4. Abstracts undergo blind peer review by three reviewers with expertise in the topical area(s) to which the abstract was submitted. The Symposium Co‑Chairs make final decisions about acceptance, but typically adhere to the recommendations of the reviewers. Papers may be rejected due to time and space limitations, ineffective development of the 3‑page abstract, violation of conditions 2 or 3 (above),  weaknesses in the study itself, or failure to adhere to the standards of the blind review process (e.g., including name/contact information on the body of the abstract).

5.   Authors who have their abstracts accepted for paper, poster or panel presentations are expected to deliver their presentations as assigned during the Symposium. Failure to adhere to this guideline in 2014 will preclude a researcher from presenting at the 2015 LRS.

6.   Researchers who wish to submit panel proposals should submit three (3) papers addressing one central theme and a one (1) page introduction from the panel organizer.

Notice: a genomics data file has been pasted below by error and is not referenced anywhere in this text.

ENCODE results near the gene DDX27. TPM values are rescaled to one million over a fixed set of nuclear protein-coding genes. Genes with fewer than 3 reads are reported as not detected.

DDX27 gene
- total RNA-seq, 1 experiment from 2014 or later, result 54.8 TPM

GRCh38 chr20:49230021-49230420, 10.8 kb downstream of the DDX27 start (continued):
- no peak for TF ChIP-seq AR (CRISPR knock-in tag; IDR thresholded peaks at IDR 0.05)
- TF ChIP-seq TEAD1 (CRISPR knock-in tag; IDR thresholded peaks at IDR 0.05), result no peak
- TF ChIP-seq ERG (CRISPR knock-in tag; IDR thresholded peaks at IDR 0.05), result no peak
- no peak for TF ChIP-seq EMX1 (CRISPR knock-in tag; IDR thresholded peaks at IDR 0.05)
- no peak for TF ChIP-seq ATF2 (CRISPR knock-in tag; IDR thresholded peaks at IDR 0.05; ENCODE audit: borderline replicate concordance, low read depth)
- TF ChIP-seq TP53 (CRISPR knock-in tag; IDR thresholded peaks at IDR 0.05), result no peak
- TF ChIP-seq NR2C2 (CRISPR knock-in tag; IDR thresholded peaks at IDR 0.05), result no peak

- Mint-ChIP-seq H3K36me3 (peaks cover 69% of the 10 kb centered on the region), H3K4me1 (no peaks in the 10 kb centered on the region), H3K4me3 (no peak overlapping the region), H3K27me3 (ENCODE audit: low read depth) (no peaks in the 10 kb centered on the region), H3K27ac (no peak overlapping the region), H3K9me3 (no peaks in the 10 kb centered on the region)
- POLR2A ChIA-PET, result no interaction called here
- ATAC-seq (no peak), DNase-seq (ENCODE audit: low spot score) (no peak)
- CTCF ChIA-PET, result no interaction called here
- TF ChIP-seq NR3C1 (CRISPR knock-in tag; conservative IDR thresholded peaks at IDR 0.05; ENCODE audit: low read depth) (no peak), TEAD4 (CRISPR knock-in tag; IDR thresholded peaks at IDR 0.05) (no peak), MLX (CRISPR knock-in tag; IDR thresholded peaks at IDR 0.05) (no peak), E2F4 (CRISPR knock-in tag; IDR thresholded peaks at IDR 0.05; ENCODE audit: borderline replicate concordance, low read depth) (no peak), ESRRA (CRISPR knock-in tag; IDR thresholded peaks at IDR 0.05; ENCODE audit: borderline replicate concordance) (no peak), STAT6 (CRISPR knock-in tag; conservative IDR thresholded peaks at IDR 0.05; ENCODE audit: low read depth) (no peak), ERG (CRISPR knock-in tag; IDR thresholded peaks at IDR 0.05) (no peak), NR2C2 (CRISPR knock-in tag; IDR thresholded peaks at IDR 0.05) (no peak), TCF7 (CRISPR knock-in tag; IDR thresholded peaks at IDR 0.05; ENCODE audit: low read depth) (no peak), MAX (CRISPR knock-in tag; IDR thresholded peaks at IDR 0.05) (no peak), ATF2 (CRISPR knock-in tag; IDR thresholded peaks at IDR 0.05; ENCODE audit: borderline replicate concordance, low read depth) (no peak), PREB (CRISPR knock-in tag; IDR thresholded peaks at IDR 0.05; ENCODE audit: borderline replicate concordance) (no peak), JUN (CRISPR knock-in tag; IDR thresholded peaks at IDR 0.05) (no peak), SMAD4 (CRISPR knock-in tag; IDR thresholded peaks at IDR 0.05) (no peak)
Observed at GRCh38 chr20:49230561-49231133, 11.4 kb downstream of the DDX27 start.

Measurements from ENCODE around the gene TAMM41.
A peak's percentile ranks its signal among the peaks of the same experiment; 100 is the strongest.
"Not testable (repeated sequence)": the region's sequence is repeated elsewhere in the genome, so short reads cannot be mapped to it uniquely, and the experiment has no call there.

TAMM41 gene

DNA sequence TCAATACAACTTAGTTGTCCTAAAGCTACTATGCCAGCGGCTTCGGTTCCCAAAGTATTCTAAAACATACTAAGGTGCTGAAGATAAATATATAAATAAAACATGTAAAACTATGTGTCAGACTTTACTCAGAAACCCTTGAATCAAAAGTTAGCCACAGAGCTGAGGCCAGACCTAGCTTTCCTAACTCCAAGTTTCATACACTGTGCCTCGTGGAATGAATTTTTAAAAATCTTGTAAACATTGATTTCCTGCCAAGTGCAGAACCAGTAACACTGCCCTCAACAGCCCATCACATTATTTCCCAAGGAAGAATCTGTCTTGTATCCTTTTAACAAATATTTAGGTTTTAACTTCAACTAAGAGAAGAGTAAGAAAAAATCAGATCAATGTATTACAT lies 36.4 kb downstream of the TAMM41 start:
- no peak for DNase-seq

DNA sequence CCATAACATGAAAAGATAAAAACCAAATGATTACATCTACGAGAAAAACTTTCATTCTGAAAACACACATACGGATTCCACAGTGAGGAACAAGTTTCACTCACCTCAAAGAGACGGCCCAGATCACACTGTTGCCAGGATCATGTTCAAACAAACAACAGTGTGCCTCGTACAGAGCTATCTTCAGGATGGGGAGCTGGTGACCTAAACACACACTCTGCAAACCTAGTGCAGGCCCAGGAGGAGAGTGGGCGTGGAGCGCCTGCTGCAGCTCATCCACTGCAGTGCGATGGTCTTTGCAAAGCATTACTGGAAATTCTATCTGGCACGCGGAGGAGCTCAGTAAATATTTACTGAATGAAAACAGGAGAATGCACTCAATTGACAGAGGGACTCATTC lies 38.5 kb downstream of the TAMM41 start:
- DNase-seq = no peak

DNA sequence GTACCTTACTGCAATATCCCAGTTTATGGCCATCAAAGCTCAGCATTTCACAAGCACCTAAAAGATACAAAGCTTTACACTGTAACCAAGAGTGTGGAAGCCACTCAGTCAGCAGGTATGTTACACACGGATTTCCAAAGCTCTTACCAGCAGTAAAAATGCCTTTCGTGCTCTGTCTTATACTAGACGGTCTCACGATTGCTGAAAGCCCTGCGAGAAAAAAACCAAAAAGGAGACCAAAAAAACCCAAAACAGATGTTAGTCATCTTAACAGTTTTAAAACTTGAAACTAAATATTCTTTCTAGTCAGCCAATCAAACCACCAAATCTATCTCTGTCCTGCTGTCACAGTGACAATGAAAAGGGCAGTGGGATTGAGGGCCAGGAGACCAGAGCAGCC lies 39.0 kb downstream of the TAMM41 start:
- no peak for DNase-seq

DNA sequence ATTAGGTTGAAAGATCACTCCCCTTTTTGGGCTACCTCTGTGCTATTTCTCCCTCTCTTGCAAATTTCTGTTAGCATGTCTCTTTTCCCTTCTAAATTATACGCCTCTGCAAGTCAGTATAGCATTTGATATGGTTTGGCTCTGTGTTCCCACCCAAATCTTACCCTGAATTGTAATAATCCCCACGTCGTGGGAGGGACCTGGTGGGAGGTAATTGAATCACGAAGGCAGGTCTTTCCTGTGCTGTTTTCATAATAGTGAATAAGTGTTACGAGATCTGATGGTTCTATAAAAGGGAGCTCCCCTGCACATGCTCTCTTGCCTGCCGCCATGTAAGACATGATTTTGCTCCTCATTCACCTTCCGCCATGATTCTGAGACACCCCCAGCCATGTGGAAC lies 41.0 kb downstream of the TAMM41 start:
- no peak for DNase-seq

7.   Theabstracts of student authors may be considered for the ALS Best Student Abstract Award.  Student abstracts receiving the highest scores during the review process (and indicate they wish to be considered) are sent to a sub-committee comprised of ALS fellows and the LRS Co-Chairs/Poster Coordinator.To meet the eligibility requirements for the best student abstract award: Only the presenting student should be listed as author, OR the abstract and research should be primarily the student’s work as defined by guidelines outlined in APA 6th edition.  Current graduate and undergraduate students and those who have graduated within 6 months of receiving a Ph.D. at the time of the Symposium will be eligible for the Award.  The author of the best student abstract will be notified in June, 2014.  

8.   Abstracts are to be submitted electronically no later than January 17, 2014 Abstracts submitted after this deadline will not be reviewed. Please upload your abstract and fill out all of the required information using this link: